People have used poppy tea for centuries, both to relieve pain and for its psychoactive effects. Modern consumers use poppy tea to soothe diarrhea, relieve pain and for sedation. Poppy tea is known as Koknar in Eastern Europe and is included in certain social ceremonies and gatherings. Learn More About Poppy Tea Uses
Poppy tea is made from the same plant as opium - Papaver Somniferum. Opium is made by cutting a small slit in a living poppy plant seed pod. In contrast, poppy tea is brewed from dried poppy plants and seeds. The walls of the dried poppy seed pod contain trace amounts of morphine. The dried poppy seeds and straw are steeped in hot water or mixed with other liquids to infuse the narcotic alkaloids into a fluid form. Potency varies greatly from plant to plant, so there is no standardized dose for poppy tea.
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The morphine alkaloids in poppy tea bind to pain receptors to send messages of pleasure and euphoria to the brain. Poppy tea changes the way your brain perceives pain. Poppy tea reduces diarrhea by acting on the smooth muscles of your digestive tract to slow down the passage of stool.
Poppy tea effects typically set in about a half hour after consumption and last for up to eight hours. These effects include sensations of warmth, pleasure, elevated mood and feelings of euphoria. The consumer may also experience drowsiness, loss of concentration and sleepiness. Unpleasant effects include itching, constipation and headache.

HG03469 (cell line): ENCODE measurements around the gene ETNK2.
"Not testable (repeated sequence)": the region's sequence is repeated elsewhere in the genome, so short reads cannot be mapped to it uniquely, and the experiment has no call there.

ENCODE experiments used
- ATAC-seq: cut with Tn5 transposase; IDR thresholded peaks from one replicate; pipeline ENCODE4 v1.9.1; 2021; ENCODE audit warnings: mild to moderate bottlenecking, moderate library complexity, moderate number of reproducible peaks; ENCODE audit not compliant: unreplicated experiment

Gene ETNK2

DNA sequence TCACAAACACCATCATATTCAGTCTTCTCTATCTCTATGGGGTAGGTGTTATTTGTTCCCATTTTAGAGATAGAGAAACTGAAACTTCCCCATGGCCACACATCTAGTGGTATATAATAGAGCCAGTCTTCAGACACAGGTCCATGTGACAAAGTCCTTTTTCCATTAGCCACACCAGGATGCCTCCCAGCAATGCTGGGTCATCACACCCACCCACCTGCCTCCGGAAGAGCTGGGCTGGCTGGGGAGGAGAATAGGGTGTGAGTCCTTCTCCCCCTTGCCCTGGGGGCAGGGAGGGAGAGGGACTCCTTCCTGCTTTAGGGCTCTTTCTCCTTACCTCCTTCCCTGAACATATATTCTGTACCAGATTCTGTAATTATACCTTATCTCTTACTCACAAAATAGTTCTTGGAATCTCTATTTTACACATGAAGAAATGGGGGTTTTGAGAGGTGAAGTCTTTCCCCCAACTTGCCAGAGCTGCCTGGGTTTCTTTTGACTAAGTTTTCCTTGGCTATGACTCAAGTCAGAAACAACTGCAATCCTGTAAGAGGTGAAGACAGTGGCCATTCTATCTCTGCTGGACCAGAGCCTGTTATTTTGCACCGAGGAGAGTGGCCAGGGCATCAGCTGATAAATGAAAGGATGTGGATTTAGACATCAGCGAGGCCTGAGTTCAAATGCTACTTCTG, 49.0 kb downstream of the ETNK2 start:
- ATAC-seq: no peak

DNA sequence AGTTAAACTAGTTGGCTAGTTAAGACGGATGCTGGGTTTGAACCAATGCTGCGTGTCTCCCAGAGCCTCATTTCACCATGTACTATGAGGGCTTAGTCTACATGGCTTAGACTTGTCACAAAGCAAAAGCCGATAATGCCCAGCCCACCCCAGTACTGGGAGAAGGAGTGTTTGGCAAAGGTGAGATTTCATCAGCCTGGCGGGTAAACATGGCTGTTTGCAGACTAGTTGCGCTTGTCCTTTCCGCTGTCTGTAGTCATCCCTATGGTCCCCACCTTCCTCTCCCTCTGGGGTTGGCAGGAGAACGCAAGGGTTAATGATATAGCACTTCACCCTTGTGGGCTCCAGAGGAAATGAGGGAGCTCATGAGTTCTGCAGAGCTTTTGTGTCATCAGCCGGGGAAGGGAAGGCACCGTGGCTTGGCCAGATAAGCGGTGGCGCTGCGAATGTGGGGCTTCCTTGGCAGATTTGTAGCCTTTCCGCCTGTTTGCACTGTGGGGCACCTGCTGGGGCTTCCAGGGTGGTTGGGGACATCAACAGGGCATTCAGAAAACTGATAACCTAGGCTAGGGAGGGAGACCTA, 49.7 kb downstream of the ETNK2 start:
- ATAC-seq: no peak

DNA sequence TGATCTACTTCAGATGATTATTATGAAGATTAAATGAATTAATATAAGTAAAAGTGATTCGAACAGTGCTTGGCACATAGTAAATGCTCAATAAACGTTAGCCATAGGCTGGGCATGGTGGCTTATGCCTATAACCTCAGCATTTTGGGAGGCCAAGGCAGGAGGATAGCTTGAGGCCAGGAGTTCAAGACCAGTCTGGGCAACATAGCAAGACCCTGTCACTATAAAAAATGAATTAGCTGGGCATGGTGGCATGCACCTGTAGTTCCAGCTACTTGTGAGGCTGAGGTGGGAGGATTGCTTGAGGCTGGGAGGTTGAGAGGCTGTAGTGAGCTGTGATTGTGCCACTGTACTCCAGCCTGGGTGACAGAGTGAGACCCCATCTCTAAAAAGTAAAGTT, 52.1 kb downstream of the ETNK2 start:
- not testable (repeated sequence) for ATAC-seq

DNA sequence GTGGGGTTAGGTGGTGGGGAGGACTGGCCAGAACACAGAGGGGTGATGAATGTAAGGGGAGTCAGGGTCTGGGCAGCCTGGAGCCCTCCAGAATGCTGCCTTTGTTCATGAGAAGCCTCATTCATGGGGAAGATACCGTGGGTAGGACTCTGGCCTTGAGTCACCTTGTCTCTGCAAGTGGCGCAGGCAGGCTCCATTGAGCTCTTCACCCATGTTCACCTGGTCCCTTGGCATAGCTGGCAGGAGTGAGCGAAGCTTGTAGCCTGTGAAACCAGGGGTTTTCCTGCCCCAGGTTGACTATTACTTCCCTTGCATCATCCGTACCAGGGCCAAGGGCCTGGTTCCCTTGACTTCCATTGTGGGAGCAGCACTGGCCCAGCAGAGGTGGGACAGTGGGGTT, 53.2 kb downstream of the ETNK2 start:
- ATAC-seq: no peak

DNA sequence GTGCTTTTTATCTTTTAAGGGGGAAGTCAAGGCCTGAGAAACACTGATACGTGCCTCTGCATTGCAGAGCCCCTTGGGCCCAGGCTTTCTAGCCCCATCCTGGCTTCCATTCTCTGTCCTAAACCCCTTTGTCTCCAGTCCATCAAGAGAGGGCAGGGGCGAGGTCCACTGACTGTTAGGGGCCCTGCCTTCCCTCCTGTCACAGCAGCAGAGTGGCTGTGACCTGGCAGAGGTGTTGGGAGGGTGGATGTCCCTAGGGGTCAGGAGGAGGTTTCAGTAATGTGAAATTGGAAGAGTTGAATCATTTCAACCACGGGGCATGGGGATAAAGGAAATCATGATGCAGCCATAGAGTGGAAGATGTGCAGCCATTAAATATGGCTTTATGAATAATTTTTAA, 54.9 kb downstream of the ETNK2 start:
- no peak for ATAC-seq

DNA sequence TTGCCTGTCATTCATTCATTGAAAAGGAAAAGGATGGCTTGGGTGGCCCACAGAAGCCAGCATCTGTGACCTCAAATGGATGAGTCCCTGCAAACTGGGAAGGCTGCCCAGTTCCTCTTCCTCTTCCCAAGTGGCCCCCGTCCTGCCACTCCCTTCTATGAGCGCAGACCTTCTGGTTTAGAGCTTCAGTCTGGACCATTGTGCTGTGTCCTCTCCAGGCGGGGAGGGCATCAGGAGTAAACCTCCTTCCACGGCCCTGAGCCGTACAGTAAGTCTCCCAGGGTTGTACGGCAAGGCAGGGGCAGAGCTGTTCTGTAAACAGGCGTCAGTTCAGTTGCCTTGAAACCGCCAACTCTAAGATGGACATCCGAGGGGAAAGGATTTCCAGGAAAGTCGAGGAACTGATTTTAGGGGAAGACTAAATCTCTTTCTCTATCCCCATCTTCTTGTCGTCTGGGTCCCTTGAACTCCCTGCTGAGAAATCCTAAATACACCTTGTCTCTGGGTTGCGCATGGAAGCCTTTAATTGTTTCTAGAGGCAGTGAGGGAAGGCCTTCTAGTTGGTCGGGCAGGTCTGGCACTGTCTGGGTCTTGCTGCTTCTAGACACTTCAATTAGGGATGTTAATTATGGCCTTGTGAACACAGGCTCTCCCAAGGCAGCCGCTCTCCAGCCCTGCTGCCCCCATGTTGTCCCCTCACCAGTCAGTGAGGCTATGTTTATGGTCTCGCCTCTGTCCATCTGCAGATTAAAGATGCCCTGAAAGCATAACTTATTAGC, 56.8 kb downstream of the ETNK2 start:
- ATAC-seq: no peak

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Do not consume poppy tea if you are allergic or sensitive to other opiates. Like other narcotics, poppy tea can cause your breathing to become slow and shallow, in a condition known as respiratory depression. Avoid poppy tea if you have ever struggled with dependence on other opioids.
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You may experience side effects while taking poppy tea. Side effects include drowsiness, mild stomach ache, lethargy, itchiness, slowed breathing and nausea. Stop taking poppy tea if side effects become severe or do not go away on their own.
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If you suspect that you or someone you know has taken an overdose of poppy tea, seek emergency assistance immediately. Contact your local poison control center at 1-800-222-1222 or go to the emergency room. While at the hospital, you can expect emergency, life-saving treatments including activated charcoal, artificial respiration, fluids, laxatives, medicine to lower poppy tea levels in the blood, medicine to reverse the effect of the poppy tea or a tube through inserted the mouth into the stomach to wash out the stomach.
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Poppy tea is a Schedule II drug, which means it carries a significant risk for abuse and physical as well as psychological dependence. Pharmaceutical companies legally manufacture poppy tea for licit use as a pain reliever but abusers obtain poppy tea through forged prescriptions, bogus prescription call-ins to pharmacies, "doctor shopping" as well as theft from pharmacies and friends. Read More About Poppy Tea Abuse
You may experience unpleasant withdrawal symptoms when you stop drinking poppy tea. Symptoms vary in intensity from person to person. Withdrawal symptoms include cravings, vomiting, cramps, headache and diarrhea. Read More About Withdrawal from Poppy Tea
Dependency and addiction to poppy tea is often difficult to overcome on your own. Today, there are many qualified in-patient and out-patient treatment facilities where trained professionals can minimize withdrawal symptoms, detoxify your body and give you the tools you need to live drug-free. Talk with your doctor about detoxification, rehabilitation and counseling therapies to treat addiction to poppy tea and other opiates. Learn More About Poppy Tea Detoxification Programs